Green Jeans Drive Innovation

Environmental stability, aka, Green, is just starting. Most are still in reluctant compliance mode, hoping beyond hope that this newest of corporate initiatives dies on the vine, that it’s just another corporate initiative. Wrong. Very wrong. It’s the way we’re going to grow our business; it’s the way we’re going to make money. It’s time to open our minds, grab Green by the throat, and shake it. Green is here to stay, and Green will demand we change our thinking, will make us see our problems differently, will require we dismantle our intellectual inertia, will require innovation.

Pretend you’re a manufacturer of jeans, the blue ones, the ones that feel so good when you put them on, the ones you’d like to wear to work if you could. (Maybe that’s just me.) Year-on-year your innovation efforts focus on adding pockets then removing them, adding holes then removing them, zippers here then there, dark wash then light, baggy then tight, and yellow stitching than red. What else can a jean innovator do?

Corporate sends the memo: “We’re going Green.” Green jeans. They hire the best sustainability consultants and you, the jean innovator, sit through the sustainability audit results. Their recommendation – reduce carbon footprint: use materials that consume less energy, reduce electricity in your factories, minimize distribution’s fuel costs, and reduce travel miles of your sales folks. Brilliant. Whatever we paid these guys, it was too much. But then they twist your brain. The carbon footprint from the use of your product dwarfs everything else. Your customers generate a massive carbon footprint when they wash and dry your jeans, and you have no control over it. Your jeans are made once and washed and dried countless times. Whoa. Your eyes roll back in your head. What’s a jean innovator to do? First thing – forget about the stupid pockets. Next, figure out how to reduce the carbon footprint generated by your customers. Define the problem and innovate. But what’s the problem?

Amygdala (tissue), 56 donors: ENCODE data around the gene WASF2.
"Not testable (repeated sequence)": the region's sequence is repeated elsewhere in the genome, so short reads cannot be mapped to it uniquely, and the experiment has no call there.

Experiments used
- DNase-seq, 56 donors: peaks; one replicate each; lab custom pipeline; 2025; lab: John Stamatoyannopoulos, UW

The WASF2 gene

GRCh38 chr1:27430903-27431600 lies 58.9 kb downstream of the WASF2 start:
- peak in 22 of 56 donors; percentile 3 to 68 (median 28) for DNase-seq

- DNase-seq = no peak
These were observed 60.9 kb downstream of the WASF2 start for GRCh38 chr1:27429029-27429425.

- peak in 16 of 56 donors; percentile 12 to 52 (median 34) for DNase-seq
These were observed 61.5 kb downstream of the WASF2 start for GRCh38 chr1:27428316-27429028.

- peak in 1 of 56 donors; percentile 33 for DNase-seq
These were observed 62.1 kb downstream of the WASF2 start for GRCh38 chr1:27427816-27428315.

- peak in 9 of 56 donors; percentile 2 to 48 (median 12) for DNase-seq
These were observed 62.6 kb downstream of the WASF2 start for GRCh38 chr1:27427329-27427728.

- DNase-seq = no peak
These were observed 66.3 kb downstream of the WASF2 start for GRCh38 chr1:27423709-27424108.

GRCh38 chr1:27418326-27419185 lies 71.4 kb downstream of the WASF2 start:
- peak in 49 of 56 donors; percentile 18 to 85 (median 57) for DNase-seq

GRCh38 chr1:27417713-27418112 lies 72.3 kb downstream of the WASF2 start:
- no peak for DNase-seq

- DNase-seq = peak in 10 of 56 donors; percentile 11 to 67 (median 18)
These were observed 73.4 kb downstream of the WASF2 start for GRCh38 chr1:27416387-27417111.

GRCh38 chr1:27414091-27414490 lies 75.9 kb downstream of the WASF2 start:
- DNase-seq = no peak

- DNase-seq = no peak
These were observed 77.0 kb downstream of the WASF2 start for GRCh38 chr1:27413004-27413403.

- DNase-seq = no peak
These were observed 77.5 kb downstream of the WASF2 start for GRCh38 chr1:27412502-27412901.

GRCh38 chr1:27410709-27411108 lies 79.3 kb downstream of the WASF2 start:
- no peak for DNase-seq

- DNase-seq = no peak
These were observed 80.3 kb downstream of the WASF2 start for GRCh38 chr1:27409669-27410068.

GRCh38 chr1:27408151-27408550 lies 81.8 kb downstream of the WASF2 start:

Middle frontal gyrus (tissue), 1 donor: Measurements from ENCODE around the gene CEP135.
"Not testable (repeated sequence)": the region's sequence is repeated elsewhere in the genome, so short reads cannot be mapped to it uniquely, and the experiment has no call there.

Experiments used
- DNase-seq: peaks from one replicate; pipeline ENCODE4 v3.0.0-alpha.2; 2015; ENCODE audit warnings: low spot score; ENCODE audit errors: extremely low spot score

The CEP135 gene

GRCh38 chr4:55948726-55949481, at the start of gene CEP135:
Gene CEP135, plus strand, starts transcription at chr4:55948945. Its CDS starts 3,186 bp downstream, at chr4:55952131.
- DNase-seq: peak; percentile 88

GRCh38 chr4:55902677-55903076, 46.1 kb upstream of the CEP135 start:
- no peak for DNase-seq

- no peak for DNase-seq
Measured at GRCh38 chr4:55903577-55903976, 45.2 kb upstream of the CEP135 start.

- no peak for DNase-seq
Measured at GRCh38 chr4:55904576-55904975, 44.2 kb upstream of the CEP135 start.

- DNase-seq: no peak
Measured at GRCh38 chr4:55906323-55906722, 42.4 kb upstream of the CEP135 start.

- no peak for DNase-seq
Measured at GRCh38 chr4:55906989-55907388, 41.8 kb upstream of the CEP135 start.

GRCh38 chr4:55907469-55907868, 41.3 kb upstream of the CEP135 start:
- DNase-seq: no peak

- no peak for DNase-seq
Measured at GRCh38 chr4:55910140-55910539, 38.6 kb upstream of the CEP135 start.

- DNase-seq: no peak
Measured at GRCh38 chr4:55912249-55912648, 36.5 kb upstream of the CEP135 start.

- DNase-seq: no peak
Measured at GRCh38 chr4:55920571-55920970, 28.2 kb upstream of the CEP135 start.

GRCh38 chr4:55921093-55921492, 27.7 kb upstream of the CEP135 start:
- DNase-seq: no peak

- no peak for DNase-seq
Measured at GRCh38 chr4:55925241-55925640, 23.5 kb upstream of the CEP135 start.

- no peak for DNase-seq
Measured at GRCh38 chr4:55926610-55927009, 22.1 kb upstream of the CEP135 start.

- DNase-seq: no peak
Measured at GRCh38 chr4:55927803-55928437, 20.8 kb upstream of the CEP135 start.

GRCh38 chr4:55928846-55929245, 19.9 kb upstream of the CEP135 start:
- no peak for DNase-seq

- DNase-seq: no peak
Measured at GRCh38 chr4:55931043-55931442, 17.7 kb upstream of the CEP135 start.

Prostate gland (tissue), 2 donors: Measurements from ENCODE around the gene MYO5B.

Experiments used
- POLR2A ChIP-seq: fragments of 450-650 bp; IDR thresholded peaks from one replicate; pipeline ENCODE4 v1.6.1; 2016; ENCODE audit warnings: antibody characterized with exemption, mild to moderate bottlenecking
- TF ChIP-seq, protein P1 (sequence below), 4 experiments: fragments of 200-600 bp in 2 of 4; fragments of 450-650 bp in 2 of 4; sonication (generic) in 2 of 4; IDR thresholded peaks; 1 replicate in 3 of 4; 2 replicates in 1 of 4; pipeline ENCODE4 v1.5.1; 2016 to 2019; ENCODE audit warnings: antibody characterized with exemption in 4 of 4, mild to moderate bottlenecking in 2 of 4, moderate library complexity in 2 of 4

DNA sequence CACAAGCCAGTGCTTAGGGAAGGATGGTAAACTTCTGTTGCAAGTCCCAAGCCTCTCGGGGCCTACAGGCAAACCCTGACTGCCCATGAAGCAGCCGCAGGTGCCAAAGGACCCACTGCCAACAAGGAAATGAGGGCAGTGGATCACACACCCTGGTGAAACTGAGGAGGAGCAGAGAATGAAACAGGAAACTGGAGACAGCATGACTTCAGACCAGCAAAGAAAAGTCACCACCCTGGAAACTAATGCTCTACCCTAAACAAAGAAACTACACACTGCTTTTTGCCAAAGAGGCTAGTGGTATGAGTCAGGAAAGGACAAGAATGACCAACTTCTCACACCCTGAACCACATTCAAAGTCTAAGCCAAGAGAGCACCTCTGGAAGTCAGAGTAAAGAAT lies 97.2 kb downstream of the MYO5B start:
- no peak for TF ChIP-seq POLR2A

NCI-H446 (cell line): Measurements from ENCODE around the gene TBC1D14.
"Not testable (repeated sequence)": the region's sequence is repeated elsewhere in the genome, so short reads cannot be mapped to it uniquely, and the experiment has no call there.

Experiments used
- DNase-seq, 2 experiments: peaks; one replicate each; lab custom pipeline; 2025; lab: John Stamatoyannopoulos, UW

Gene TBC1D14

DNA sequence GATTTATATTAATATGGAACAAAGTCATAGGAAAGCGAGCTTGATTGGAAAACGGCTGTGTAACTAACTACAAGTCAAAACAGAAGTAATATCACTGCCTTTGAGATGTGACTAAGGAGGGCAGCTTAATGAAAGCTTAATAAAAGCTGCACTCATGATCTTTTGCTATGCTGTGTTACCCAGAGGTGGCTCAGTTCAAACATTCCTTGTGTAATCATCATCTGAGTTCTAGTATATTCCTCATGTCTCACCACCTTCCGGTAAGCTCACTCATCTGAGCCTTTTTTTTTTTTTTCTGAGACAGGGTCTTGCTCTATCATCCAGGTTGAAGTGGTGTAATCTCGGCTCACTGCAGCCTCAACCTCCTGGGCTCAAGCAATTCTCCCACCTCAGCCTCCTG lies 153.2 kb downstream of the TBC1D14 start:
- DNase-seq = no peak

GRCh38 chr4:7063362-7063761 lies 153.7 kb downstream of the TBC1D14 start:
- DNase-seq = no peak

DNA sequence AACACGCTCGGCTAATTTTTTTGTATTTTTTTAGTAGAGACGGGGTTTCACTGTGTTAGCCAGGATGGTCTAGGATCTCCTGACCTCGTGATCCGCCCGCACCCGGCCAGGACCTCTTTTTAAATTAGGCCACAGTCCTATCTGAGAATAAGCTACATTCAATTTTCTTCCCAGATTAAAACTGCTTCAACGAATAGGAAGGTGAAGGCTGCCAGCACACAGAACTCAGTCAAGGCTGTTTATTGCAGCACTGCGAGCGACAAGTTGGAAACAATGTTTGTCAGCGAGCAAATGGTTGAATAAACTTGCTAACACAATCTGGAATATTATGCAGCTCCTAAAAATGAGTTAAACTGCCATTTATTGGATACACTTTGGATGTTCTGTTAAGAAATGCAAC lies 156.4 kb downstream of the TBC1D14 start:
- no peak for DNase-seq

Why do folks wash their jeans? The obvious answer – they’re dirty. Let’s figure a way to prevent jeans from getting dirty, right? No. The real answer – they stretch, they get baggy and don’t fit right; so we wash them to tighten things up. We wash CLEAN jeans because they get baggy, not because they’re dirty. Let’s fix that.

Believe it or not, there are many likely innovative solutions to make jeans de-baggy themselves, but that’s not the point. The point is we must innovate on jeans that reconfigure, and must not innovate on keeping jeans clean (though we may innovate on that down the road) and must not innovate on pockets, zippers, and stitching.

Green shaped our innovation work. We now have Green jeans that feel good and spring back after wearing and fit great on day two – no washing required. We now have Green jeans that save customers time and money while flattering their backside. But here’s the point – we would have never invented de-baggying jeans without opening our minds to Green as a way to grow our business, to Green as a way to make money. Reluctant compliance won’t get us there. Grab Green by the throat and shake it…before your competitors do.

One Response to “Green Jeans Drive Innovation”

  • Mike:

    We’re in agreement – we must think about the downstream implications of our products. As you say, savings in manufacturing could create a net increase in carbon footprint due to downstream consequences.

    Thanks for adding your thinking.


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Mike Shipulski Mike Shipulski
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